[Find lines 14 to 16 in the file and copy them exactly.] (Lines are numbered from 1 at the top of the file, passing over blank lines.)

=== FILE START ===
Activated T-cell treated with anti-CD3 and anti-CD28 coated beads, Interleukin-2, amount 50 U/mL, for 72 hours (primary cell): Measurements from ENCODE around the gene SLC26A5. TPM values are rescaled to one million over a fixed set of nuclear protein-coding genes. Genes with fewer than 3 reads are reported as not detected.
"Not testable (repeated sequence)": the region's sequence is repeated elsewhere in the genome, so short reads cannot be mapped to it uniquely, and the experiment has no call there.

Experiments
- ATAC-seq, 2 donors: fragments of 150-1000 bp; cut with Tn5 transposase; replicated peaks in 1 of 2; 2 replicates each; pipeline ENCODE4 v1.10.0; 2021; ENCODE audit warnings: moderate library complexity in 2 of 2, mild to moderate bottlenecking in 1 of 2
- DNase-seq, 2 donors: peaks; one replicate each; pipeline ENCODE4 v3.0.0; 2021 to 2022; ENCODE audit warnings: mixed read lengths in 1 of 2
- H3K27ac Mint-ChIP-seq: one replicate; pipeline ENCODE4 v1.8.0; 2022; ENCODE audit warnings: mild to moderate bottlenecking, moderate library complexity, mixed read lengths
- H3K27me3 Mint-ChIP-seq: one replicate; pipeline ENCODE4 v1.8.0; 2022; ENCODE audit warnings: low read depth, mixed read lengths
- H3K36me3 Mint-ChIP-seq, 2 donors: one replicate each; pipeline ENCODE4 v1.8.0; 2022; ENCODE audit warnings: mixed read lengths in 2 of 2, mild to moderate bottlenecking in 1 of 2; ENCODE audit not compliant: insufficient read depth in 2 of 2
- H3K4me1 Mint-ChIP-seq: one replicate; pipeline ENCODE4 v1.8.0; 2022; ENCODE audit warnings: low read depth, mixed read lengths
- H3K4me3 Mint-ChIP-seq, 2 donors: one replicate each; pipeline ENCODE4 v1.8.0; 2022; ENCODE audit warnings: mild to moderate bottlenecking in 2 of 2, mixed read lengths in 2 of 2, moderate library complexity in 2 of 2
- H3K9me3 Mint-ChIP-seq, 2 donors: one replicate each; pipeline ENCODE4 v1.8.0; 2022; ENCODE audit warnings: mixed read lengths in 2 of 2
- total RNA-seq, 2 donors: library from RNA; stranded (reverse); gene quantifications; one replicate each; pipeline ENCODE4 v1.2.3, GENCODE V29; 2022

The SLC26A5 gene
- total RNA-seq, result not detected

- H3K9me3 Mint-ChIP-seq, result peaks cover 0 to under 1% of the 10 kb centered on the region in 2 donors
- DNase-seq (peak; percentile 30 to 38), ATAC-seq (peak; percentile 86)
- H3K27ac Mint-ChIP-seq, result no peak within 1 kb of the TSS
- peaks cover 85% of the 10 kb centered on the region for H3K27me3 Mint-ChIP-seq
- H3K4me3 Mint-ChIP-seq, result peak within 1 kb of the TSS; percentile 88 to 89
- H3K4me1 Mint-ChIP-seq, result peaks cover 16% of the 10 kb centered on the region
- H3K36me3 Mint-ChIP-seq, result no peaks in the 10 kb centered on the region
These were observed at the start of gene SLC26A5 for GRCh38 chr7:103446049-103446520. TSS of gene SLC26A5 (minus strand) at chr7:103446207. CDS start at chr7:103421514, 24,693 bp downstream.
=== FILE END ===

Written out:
- total RNA-seq, result not detected

- H3K9me3 Mint-ChIP-seq, result peaks cover 0 to under 1% of the 10 kb centered on the region in 2 donors
- DNase-seq (peak; percentile 30 to 38), ATAC-seq (peak; percentile 86)